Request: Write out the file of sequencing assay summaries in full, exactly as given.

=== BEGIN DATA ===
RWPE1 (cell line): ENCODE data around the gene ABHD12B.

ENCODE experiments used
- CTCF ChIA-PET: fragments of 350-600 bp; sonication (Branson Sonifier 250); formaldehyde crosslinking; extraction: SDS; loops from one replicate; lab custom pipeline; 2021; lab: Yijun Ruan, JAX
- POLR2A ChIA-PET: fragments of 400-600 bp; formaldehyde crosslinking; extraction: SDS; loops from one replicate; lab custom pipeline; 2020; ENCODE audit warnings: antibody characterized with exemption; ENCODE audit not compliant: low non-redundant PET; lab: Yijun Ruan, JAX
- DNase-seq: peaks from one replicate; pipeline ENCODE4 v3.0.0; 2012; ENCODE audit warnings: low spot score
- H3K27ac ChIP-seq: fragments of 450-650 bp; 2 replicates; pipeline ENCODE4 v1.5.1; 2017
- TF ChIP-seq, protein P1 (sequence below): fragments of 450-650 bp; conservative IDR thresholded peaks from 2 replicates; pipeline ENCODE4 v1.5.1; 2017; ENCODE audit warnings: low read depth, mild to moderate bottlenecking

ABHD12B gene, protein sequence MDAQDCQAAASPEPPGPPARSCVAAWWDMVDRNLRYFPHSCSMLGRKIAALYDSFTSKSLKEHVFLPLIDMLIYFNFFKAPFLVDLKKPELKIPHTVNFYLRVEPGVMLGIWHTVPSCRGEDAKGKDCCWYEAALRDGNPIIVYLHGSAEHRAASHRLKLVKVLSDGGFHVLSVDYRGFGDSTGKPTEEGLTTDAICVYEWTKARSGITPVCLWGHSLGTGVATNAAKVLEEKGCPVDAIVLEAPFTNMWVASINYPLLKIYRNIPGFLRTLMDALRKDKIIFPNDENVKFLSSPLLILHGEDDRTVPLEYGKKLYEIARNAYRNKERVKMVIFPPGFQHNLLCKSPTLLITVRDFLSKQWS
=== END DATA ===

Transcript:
RWPE1 (cell line): ENCODE data around the gene ABHD12B.

ENCODE experiments used
- CTCF ChIA-PET: fragments of 350-600 bp; sonication (Branson Sonifier 250); formaldehyde crosslinking; extraction: SDS; loops from one replicate; lab custom pipeline; 2021; lab: Yijun Ruan, JAX
- POLR2A ChIA-PET: fragments of 400-600 bp; formaldehyde crosslinking; extraction: SDS; loops from one replicate; lab custom pipeline; 2020; ENCODE audit warnings: antibody characterized with exemption; ENCODE audit not compliant: low non-redundant PET; lab: Yijun Ruan, JAX
- DNase-seq: peaks from one replicate; pipeline ENCODE4 v3.0.0; 2012; ENCODE audit warnings: low spot score
- H3K27ac ChIP-seq: fragments of 450-650 bp; 2 replicates; pipeline ENCODE4 v1.5.1; 2017
- TF ChIP-seq, protein P1 (sequence below): fragments of 450-650 bp; conservative IDR thresholded peaks from 2 replicates; pipeline ENCODE4 v1.5.1; 2017; ENCODE audit warnings: low read depth, mild to moderate bottlenecking

ABHD12B gene, protein sequence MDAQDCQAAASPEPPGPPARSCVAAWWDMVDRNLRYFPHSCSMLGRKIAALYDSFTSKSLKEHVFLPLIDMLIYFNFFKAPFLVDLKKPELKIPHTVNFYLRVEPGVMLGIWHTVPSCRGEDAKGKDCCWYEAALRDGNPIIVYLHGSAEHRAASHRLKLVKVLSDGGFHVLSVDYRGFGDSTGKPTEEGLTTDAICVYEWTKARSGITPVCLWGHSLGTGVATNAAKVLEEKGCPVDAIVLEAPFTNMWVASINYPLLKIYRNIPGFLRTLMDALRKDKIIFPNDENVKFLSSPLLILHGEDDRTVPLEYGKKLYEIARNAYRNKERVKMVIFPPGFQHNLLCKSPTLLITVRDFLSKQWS